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Dockless bike sharing simplified! 


Alexis Lim
Austin Smart
Satvik Vats


Leading a team of three to craft & conduct IA + Research for building a new app.

Defining the Why?

It is inconvenient to find the best bike share service to use.

There are multiple bicycle sharing options for Seattle commuters: Ofo, Limebike, Jump and Spin. As these bicycles are dockless, it makes it hard for the user to find which one is the best option at that very moment and location of the user.  


Currently, the only way to see where each service has a bike near you is to go through each application separately, which means the user must remember where the previous service had a bike and price while looking at a different one.

UX Research 

Information Architecture 

Content Strategy

UI Design

Product Roadmapping


Semi-structured Interviews 

User Persona (Stakeholder Analysis)


Observational Studies 



Wireframes (Lo-Fi)



Ideating the How?

An app that has it all! Think of this scenario;

[Other scenario based solution were also explored during brainstorming. Solutions like restricting users to park bicycles at specific places or AI watch that leads you the best option. They were discarded due to how crazy/unfeasible their implementation is.]

Just after the class ends Austin wants to go to the Husky stadium to catch the football game, he looks around and tries to find a bicycle to rent but, couldn’t find one. Rather than opening multiple apps and figuring out which one is available and close to him he just opens our application and quickly finds the bicycle near the Sieg hall. This way not only did he save time but also the hassle of figuring which bicycle is close and compare maps on different apps, as all the maps are synchronized with our app.

Persona 1.jpeg

Wasup :)

Persona 2.jpg

Say hello 👋

Persona 3.jpg



An application exhibiting all the available bikes from all four bike sharing services in Seattle. The user will be directed to the chosen bike’s respective service application, not execute the renting of the bike within our application.

All available bikes from the three bike share companies will be represented on one comprehensive map as dots

  • Bikes can be sorted according their price and walking distance
    using specified colors


  • Variety of filters for different features available, such as price,
    bike type, and distance


Our big idea is to ease the use of the three bike sharing apps that are used here in Seattle. Since our goal for the application is to make life easier for the user, we are going to take a very user-centered design approach. We will do user testing to assure our app has good navigation. Success will be measured by how many users we have using the application.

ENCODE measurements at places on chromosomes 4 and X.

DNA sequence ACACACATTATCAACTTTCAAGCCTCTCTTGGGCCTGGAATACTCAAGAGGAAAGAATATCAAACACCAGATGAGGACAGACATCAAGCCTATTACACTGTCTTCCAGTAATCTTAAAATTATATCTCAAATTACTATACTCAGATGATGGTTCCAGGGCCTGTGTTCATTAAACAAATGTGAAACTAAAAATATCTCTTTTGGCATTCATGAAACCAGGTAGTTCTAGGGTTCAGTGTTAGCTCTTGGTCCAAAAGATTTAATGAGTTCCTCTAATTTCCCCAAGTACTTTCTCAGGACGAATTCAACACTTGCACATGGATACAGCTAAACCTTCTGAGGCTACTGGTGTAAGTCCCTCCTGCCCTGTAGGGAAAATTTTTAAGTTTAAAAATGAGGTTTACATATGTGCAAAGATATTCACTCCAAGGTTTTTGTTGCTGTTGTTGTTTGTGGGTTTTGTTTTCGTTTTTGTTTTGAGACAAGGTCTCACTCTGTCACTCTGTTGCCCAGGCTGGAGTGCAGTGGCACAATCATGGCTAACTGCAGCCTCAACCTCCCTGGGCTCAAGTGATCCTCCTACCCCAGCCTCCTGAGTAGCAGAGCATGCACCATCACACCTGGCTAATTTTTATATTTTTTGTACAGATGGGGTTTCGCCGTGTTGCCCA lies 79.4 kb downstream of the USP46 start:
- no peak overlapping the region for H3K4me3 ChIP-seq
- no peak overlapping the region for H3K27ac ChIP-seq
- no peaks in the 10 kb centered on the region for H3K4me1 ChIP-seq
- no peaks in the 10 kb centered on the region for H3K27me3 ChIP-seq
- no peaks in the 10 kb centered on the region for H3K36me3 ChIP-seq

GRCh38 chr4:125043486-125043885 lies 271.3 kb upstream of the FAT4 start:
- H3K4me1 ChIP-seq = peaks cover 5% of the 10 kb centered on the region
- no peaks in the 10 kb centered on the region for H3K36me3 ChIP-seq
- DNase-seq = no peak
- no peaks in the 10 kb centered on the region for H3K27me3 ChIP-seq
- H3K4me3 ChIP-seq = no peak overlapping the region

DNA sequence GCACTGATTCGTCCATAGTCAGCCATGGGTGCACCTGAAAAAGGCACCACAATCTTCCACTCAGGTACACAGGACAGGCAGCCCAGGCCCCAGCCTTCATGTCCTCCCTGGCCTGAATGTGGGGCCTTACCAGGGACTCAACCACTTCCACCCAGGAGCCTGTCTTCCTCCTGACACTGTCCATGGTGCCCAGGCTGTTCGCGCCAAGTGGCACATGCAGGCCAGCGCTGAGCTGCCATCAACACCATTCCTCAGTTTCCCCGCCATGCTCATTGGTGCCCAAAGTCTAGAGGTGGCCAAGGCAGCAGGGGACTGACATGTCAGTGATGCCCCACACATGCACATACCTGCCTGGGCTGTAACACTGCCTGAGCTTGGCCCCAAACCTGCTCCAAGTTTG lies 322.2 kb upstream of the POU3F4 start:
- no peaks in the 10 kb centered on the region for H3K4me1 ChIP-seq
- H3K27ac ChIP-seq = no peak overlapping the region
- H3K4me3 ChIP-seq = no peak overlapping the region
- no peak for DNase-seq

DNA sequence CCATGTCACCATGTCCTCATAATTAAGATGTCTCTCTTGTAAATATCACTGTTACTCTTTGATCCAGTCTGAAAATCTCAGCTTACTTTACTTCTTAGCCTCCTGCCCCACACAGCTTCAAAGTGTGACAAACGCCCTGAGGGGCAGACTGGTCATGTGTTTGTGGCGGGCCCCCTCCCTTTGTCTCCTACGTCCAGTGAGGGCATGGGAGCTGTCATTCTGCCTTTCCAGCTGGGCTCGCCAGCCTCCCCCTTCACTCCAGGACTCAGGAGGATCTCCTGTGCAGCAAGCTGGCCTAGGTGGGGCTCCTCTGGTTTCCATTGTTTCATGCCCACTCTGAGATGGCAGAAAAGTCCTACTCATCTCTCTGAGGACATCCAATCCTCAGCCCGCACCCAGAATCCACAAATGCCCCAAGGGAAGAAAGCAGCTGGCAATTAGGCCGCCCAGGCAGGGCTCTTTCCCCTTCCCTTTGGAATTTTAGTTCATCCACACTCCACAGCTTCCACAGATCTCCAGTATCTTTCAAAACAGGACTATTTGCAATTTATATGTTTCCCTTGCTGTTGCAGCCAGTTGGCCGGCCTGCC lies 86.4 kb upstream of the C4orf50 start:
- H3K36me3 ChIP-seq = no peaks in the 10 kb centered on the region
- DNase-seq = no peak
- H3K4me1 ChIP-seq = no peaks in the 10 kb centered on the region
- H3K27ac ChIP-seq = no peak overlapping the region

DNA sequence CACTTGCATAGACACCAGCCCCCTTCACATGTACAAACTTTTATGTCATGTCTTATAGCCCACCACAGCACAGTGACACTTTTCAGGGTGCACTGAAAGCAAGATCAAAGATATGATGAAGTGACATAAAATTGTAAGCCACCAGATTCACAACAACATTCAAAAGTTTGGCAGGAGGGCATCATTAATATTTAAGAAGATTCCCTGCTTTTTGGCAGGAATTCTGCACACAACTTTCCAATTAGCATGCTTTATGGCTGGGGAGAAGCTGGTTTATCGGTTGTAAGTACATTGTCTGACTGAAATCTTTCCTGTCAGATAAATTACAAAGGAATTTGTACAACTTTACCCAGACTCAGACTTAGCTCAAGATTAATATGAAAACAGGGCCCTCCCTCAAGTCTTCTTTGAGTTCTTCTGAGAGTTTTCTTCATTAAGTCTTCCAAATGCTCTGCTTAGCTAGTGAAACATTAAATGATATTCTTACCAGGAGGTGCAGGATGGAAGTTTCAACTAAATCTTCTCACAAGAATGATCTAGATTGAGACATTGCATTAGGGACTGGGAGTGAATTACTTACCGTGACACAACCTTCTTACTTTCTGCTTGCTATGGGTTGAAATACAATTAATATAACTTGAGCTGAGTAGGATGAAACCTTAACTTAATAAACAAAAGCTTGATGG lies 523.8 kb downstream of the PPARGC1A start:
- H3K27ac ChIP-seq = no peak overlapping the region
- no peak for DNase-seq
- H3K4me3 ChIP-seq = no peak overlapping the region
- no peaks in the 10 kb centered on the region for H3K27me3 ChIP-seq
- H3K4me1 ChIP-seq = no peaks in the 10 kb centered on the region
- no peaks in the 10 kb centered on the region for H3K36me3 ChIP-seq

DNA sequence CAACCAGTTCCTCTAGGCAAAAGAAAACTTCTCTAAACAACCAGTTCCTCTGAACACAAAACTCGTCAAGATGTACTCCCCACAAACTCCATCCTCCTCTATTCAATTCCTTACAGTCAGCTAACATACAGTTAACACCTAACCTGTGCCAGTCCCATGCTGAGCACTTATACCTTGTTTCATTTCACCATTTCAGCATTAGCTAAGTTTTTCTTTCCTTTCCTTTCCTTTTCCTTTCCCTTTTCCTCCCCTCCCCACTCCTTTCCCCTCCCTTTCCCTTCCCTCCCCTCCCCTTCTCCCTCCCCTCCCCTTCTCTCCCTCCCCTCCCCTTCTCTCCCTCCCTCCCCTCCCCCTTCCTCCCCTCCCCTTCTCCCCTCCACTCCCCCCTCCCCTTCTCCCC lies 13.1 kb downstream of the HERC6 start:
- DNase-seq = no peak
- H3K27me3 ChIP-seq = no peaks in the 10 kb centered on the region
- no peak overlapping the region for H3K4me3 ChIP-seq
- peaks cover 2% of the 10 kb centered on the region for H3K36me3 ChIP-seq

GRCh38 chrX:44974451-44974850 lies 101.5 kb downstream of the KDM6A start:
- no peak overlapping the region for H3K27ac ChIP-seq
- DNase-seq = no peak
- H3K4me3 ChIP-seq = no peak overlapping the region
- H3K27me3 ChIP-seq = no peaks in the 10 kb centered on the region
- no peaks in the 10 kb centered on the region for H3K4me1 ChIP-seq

Meta-data driven Information architecture 

Our architecture will hold the metadata about each bike, taken from the separate apps, but will redirect the user to the chosen bike’s company app.

The existing tools we would like to leverage are the current maps that each individual bike company has and the data that they all hold. To create our app, we would like to combine the existing maps into one. By using a similar design to the bike services’ application, we can utilize the familiarity of the design to make it easier for the users to navigate.

Pre-existing Technology integration = Consistent Design.

Bottom-up emphasis

Since there is already a solid top-down information architecture, we will be approaching this with a bottom-up emphasis.

We will need data for the bike services, such as location, price, and bike type. We will also need an interactive map.

We will use metadata fields for the individual bikes on the map, which will include price, location, and type.

Metadata field definition

Navigation system design

To leverage top-down strategy, the user will be presented with all the bikes available on the map. To leverage the bottom-up strategy, the user will have the option to filter for specific fields such as price or distance.

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